Corporations creating documents in the "ordinary course of business" normally cannot claim work product protection, because they were not motivated by anticipated litigation. But the work product doctrine actually requires a more subtle analysis.

In Montagano v. Safeco Insurance Co. of America, the court correctly recognized that defendant "misses the point" by arguing that the work product doctrine applied because "the disputed documents were not created in the ordinary course of business." Civ. A. No. 16-9375, 2018 U.S. Dist. LEXIS 137044, at *6 (D.N.J. Aug. 14, 2018). As the court explained, "[t]he critical inquiry here is not whether the materials at issue were created in the ordinary course of Defendant's business, it is whether Defendant prepared the materials in anticipation of litigation." Id. The court found that defendant had not.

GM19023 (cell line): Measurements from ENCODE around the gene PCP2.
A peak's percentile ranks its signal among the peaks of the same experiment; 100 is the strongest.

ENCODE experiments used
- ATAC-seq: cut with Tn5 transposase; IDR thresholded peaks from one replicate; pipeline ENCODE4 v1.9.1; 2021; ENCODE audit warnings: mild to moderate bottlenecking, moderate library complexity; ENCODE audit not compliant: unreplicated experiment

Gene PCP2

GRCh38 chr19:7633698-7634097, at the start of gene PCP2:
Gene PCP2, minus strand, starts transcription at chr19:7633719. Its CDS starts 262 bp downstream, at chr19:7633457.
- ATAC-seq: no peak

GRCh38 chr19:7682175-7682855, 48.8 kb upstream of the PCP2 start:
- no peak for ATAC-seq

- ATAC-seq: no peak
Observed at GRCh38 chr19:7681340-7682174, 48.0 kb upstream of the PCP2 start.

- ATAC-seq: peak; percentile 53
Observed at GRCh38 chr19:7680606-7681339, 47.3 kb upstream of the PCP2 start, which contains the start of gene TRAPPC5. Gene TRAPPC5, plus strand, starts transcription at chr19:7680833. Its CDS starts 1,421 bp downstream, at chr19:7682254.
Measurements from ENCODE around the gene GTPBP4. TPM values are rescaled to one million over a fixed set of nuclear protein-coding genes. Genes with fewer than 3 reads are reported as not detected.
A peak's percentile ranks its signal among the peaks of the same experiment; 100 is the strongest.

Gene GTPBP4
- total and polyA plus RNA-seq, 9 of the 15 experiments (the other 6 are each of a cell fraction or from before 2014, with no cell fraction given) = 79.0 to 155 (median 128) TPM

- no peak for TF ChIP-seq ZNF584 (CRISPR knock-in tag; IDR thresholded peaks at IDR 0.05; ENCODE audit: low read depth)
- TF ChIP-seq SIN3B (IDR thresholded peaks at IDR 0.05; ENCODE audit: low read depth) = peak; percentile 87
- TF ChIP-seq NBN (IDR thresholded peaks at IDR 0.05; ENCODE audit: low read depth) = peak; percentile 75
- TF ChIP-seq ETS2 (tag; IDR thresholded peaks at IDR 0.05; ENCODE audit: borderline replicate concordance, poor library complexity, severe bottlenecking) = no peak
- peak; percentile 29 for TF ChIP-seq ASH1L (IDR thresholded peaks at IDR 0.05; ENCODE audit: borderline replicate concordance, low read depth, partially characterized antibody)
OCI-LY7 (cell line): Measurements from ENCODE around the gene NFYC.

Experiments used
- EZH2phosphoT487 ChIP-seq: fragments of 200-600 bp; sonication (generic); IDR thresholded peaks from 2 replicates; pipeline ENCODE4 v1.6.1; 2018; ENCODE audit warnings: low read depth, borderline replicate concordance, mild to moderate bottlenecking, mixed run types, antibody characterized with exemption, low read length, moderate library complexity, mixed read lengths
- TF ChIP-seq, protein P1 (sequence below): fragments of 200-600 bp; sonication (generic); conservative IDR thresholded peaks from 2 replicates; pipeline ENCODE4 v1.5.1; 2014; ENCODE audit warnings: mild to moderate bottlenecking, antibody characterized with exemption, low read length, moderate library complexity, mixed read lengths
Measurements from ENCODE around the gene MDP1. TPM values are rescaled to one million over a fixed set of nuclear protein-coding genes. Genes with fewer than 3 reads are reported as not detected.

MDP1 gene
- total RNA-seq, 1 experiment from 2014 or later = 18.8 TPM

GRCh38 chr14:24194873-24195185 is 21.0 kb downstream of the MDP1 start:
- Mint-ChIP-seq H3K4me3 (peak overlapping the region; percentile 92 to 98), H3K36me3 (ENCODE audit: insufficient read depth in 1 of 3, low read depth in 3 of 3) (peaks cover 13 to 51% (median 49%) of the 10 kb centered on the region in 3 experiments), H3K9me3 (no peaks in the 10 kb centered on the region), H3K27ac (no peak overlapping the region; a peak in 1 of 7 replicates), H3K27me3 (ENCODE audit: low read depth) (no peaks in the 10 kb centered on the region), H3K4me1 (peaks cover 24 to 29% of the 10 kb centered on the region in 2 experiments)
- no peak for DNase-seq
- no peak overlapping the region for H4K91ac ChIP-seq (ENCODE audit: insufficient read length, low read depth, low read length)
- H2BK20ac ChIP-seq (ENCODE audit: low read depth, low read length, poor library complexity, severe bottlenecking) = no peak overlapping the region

To be sure, documents created in the "ordinary course of business" generally do not deserve work product protection. But even documents created in extraordinary circumstances do not deserve work product protection -- unless they were motivated by litigation or anticipated litigation. For instance, the Southern District of New York rejected a lender's work product claim for documents it created after the unique September 11 World Trade Center attack – holding that business rather than litigation concerns motivated the documents' creation.